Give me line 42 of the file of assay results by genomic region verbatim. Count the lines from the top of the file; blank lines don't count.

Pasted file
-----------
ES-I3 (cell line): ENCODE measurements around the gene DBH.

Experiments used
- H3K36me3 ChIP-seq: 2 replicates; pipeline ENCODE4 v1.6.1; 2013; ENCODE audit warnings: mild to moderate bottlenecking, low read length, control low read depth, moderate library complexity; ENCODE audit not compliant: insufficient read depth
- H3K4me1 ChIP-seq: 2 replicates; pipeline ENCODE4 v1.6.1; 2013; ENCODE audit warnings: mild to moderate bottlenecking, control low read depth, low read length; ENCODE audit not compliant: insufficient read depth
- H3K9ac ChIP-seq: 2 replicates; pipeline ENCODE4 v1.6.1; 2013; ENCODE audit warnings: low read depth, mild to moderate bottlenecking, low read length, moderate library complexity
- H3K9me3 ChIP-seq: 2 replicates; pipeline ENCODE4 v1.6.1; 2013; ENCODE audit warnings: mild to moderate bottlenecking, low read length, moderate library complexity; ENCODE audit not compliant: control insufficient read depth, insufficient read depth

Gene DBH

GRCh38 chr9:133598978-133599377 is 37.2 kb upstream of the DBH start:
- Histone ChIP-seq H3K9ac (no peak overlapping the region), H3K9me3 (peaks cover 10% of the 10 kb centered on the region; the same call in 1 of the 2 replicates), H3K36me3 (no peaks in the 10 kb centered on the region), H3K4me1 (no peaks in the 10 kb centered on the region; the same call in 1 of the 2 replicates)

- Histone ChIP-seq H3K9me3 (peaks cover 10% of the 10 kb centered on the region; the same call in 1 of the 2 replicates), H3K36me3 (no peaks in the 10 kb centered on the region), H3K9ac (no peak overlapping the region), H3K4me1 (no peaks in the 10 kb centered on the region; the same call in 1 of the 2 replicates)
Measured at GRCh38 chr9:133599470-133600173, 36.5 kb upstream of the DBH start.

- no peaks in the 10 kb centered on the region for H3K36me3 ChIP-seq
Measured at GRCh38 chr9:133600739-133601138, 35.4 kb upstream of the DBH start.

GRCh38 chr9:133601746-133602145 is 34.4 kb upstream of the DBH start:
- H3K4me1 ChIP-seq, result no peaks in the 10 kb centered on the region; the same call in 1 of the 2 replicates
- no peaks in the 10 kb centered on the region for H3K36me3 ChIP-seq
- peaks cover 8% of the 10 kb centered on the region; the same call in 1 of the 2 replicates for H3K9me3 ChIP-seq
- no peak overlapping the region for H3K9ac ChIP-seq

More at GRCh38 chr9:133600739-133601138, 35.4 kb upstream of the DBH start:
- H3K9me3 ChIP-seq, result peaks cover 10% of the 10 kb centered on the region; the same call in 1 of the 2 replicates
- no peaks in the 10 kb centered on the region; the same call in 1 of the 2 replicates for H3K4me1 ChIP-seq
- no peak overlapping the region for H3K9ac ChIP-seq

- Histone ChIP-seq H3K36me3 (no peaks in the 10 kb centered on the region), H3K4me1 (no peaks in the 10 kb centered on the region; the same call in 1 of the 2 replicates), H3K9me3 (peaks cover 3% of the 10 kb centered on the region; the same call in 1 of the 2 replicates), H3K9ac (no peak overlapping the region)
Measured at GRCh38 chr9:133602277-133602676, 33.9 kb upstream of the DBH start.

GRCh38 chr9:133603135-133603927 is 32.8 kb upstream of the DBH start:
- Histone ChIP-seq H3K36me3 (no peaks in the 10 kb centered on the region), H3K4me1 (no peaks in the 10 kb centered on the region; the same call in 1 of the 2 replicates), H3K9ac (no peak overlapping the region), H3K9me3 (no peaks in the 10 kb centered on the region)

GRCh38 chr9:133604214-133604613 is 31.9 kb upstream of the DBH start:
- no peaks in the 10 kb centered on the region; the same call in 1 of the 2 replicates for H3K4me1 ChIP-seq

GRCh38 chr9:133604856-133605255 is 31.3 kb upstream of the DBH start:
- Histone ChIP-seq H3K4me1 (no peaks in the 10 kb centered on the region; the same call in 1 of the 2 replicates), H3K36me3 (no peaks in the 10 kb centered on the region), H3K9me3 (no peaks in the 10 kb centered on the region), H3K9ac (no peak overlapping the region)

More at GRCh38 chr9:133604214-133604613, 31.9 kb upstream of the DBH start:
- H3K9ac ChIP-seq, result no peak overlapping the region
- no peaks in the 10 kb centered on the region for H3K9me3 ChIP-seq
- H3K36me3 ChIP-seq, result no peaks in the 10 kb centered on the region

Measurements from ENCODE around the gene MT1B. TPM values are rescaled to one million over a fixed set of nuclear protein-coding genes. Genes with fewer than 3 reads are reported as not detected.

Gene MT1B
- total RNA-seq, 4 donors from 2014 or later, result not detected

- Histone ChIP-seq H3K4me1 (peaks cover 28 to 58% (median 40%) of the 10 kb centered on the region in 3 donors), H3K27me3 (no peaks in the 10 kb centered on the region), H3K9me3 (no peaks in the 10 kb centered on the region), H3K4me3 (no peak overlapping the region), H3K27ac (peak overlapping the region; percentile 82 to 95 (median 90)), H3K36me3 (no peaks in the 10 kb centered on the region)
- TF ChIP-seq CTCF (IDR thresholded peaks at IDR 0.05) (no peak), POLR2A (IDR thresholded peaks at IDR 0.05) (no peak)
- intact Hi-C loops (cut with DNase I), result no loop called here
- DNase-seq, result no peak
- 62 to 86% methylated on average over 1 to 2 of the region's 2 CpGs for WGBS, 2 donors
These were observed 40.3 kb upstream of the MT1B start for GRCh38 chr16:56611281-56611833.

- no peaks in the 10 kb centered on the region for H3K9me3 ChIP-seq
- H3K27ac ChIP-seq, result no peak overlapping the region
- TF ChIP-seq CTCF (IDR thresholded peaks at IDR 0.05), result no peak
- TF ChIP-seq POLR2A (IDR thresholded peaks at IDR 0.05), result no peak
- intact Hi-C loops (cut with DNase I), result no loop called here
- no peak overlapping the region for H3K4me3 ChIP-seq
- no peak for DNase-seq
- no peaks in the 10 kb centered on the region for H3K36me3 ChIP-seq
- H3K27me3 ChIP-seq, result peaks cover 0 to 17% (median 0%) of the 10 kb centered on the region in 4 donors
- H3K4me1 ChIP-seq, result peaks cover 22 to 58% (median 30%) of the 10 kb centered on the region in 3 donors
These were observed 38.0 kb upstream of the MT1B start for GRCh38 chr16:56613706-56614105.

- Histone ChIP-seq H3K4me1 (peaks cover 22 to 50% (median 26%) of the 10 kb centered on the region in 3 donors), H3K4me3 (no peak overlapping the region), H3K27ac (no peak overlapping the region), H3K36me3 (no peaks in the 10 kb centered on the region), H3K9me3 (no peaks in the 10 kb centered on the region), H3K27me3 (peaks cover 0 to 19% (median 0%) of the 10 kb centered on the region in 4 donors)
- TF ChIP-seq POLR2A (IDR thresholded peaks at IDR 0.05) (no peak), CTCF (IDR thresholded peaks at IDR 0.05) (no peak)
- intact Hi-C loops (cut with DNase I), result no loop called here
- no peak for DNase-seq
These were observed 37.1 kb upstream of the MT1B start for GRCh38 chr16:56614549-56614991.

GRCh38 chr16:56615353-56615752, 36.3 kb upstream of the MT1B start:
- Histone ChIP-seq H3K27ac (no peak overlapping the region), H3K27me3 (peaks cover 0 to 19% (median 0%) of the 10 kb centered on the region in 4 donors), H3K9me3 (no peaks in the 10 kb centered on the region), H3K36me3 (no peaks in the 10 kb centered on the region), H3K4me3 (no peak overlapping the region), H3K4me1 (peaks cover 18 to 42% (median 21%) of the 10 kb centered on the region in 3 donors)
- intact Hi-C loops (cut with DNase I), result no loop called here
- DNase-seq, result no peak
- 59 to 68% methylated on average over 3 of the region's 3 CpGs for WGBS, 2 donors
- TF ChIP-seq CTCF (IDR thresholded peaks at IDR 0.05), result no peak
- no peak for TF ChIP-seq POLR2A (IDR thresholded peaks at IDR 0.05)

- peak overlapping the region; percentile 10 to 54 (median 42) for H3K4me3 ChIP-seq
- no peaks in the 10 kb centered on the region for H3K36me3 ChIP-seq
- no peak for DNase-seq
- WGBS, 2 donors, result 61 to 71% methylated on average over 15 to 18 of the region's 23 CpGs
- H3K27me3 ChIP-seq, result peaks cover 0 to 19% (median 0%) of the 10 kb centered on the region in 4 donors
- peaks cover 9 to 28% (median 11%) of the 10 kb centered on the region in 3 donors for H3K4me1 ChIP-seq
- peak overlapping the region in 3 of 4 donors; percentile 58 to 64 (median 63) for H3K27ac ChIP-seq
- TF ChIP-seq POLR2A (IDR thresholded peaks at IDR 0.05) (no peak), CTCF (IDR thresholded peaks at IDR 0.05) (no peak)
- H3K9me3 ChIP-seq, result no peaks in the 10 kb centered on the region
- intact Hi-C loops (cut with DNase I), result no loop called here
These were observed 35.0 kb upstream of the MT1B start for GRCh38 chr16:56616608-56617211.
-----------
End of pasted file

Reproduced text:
- 62 to 86% methylated on average over 1 to 2 of the region's 2 CpGs for WGBS, 2 donors